Thermocline Forced by Annual and Decadal Surface Temperature Variation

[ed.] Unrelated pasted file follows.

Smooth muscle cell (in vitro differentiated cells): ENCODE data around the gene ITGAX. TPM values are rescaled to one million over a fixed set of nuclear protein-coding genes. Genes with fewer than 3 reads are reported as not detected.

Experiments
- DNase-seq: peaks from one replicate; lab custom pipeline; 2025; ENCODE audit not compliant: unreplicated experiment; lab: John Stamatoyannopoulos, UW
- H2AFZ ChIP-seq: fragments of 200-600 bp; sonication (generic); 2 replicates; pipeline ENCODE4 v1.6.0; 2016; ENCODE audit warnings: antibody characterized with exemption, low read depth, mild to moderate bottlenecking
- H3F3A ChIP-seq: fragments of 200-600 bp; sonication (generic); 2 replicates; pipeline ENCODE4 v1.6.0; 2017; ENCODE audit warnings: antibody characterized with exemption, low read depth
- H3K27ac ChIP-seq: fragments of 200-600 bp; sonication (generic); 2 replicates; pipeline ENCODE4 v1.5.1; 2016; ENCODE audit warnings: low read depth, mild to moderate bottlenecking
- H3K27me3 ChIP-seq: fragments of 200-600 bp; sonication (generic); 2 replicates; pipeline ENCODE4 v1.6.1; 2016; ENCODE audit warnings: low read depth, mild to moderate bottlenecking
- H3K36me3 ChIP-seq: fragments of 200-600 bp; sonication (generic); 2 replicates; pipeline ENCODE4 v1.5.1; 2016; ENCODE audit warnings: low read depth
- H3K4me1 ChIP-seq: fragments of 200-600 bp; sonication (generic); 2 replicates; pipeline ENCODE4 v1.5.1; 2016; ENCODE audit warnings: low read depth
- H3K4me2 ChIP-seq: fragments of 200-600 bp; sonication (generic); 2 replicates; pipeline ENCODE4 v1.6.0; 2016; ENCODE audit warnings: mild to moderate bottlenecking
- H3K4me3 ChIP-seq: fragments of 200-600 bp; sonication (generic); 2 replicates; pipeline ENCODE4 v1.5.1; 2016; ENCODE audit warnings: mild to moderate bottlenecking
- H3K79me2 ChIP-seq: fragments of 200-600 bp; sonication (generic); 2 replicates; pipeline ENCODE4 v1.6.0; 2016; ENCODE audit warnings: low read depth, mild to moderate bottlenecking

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A two-layer thermocline model is modified by adding an essentially passive mixed layer above it. The surface temperature variation is simulated by a moving outcrop line. It is found that, in contrast to a surface wind stress, a surface temperature variation causes strong variability in the ventilated zone through subducted water, while it affects the shadow zone little. Two types of buoyancy-forced solution are found. When the outcrop line moves slowly, the solutions are nonentrainment solutions. For these solutions, the surface heat flux is mainly balanced by the horizontal advection in the permanent thermocline. The mixed layer never entrains. The time-mean thermocline is close to the steady thermocline with the time-mean outcrop line. When the outcrop line moves southward rapidly during the cooling season, the solutions become entrainment solutions. Now, deep vertical convection must occur because the horizontal advection in the permanent thermocline is no longer strong enough to balance the surface cooling. The time-mean thermocline resembles the steady thermocline with the early spring mixed layer, as suggested by Stommel. The local variability in the permanent thermocline is most efficiently produced by decadal forcings.